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Project Management: Make it Happen (#3 in the series Small Business Project Management: Turning Great Ideas into Reality)
By Jeri Merrell

Make it Happen is article 3 of 4 in a series on Small Business Project Management: Turning Great Ideas into Reality.

You’ve done your research. You’ve planned until your fingernails turned blue. Now it’s time to unplug the phone, shut down IM, send the kids to Grandma and make it happen. This phase, where you roll your sleeves up, can represent about 40% of your total project time and effort investment.

Dig In

If you’re a writer, start writing. Remember, perfect draft syndrome is right out and you’re following writing guru Anne Lamott’s mega-wise advise to write shitty first drafts. If you’re a coder, start coding. If you’re an artist or designer, get your hands dirty, start working with your materials.

This is the time to get focused and minimize distractions. There are many fabulous GTD resources out there that can help you stay persistent, organized, effective and minimize procrastination. The important thing is to remain true to your objective, your requirements and your design.

Project management philosophy suggests that you avoid adding extra functionality and extra content, above and beyond your defined requirements and design, because the effort invested there defocuses you from meeting your primary target. In this arena, meeting minimum standards is NOT a slacker’s objective but a sound business practice!

If at all possible, build and test your product in a restricted development environment that closely mimics the real thing, but is offline or secured and private.

Consider building incrementally, rather than all in one big bang – it minimizes risk. If you’re writing, write a section, pull it into your information product format, upload it to your test environment, and run through your customer subscription and download processes. Then rinse and repeat.

The same applies to coding, but it’s even more critical. Segment your development so that you can implement and test your code a section at a time, rather than waiting until you think you are complete, crossing your fingers and hoping the whole thing works.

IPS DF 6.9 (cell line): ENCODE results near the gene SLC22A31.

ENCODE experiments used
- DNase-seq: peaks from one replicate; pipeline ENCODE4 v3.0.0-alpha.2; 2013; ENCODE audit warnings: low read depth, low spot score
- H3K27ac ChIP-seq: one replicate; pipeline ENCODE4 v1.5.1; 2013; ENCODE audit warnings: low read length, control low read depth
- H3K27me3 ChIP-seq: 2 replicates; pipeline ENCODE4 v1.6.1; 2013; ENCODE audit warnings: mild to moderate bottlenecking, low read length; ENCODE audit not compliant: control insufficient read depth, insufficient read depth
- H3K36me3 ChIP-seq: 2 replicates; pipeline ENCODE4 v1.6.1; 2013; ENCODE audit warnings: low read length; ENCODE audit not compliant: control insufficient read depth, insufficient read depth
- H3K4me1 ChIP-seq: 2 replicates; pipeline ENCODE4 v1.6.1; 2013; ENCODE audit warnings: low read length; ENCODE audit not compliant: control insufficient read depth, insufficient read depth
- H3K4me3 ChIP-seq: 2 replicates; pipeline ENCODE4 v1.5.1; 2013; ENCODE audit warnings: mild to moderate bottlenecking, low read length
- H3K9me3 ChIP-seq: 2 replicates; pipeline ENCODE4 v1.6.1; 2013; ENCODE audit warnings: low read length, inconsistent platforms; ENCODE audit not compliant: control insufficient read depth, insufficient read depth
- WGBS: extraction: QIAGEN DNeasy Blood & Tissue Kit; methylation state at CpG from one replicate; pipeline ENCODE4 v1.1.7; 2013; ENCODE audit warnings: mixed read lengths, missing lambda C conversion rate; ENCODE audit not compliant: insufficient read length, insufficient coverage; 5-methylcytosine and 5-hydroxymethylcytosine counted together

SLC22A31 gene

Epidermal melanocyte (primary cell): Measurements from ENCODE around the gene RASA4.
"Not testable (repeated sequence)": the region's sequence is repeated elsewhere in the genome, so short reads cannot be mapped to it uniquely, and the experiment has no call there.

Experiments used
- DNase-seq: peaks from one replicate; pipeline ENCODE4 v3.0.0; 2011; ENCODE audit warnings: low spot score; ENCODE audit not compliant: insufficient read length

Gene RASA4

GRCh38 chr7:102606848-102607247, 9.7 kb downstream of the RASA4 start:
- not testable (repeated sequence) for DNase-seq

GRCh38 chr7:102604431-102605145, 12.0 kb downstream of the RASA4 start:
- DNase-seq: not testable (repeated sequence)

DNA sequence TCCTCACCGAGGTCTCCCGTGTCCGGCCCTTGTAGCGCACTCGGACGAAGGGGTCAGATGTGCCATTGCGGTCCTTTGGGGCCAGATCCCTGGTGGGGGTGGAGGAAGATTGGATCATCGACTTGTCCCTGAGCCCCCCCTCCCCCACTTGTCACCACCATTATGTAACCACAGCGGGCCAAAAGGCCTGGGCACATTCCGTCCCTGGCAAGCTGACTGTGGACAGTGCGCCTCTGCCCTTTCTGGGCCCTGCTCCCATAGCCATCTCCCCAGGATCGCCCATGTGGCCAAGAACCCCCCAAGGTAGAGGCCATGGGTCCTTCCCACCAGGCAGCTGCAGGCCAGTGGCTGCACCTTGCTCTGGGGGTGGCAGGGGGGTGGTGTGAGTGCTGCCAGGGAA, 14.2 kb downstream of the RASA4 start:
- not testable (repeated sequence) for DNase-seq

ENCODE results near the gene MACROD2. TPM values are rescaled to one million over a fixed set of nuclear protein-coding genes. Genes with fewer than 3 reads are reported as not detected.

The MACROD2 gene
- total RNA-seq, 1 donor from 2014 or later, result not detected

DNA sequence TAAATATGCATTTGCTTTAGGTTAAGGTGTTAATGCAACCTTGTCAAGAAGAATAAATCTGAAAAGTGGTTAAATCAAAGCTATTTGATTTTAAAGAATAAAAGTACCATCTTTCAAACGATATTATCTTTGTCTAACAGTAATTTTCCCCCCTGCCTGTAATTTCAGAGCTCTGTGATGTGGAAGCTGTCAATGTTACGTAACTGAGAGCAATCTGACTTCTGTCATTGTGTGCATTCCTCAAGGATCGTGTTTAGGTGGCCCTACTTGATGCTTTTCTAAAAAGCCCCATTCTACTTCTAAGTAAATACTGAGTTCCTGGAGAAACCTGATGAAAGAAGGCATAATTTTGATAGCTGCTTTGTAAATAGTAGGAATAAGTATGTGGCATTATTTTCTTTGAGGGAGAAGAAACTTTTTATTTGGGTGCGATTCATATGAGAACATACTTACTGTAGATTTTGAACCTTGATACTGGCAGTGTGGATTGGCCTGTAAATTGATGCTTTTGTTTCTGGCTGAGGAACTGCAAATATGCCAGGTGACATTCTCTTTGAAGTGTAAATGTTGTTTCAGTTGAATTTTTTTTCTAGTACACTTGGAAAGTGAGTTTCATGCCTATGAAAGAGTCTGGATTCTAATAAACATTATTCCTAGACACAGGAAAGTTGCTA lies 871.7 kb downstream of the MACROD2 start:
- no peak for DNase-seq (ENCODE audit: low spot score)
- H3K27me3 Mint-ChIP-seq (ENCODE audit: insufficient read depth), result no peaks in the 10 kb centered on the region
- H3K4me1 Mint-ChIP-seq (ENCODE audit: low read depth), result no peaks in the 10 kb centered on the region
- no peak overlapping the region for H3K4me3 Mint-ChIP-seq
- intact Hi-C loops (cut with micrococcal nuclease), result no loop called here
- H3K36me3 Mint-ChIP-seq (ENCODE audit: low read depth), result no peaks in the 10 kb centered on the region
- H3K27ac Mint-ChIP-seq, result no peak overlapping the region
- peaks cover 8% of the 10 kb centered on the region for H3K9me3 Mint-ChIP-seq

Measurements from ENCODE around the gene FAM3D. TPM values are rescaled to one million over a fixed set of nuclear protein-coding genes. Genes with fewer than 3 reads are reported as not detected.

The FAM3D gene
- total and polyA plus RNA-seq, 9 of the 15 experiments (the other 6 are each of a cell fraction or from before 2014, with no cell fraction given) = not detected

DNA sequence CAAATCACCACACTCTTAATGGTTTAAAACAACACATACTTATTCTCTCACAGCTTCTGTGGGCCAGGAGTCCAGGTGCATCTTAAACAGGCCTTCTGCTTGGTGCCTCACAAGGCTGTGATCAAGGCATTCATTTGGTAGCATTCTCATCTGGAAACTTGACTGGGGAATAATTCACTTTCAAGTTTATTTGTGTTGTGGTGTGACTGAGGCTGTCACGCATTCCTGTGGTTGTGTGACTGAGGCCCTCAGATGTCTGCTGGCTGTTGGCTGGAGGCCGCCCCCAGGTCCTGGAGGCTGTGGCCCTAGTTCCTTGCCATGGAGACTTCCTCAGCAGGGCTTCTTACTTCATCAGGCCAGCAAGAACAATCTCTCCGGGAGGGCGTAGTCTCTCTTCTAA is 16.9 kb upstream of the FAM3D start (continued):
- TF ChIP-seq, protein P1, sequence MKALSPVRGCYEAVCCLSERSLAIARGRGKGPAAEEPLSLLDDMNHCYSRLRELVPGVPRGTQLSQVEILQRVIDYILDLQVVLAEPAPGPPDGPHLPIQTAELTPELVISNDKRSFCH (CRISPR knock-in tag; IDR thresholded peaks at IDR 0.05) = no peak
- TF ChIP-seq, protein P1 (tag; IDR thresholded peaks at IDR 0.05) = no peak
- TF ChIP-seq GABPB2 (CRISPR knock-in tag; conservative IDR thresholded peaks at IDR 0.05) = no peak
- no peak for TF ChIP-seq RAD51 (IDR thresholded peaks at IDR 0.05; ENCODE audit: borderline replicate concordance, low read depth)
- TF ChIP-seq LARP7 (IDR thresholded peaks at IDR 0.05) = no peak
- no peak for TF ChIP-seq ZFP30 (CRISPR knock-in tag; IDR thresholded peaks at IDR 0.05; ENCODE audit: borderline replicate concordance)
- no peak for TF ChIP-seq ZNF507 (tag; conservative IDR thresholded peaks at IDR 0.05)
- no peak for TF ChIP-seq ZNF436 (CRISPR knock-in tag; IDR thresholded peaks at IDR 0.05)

Get Testy

Make sure that you thoroughly test your project prior to releasing onto your poor, unsuspecting customers. Releasing a glitchy interface or product is a surefire way to alienate your user base and undo all the good things you’re doing with your product release in the first place.

There are three minimum areas you should test:

  • Performance testing. Make sure that your database is properly configured. Ensure your pages load quickly. Check download time for your file, even when you have multiple download streams running. If you can come up with a way to stress test your product with multiple users, downloads, and accesses, do so. Consider asking your hosting provider if they have tools that can help.
  • System testing. Ensure that all the technical aspects of your product are working, in its production environment, end-to-end – database, application, all links both internal and external. Check it across all platforms, recent versions of Internet Explorer, Firefox, Safari and Opera on both PC and Mac. (As a Safari user I can assure you – sites frequently have Safari issues.)
  • User acceptance testing. If possible, ask a few friendly users to test for you. If not, pretend you know nothing about your site and product and test it yourself.

Come up with a list of tests to run – best practice is to test against your original requirements – and ensure they all run. Click around on an ad-hoc basis too! Try and break the interface; think like a bored teen and do stupid stuff. Hit “back” when you’re not supposed to. Enter too many characters or leetspeak instead of a real email address in a field and see what happens when you submit it.

Make sure you track any bugs you or your customers do come across, either in your issues list or a separate document. Once they’re fixed, make sure you retest to verify – and if it’s a customer-reported bug, follow up with the customer to let them know it should be resolved.

Jeri Merrell, PMP, is an IT program manager for GCI, an Alaskan telecommunications company. She has worked in project management for the last ten years and her focus has been varied, exploring many facets of the industry: business process, product development, infrastructure, IP telephony, business intelligence and application development. She writes technology and business focused articles at

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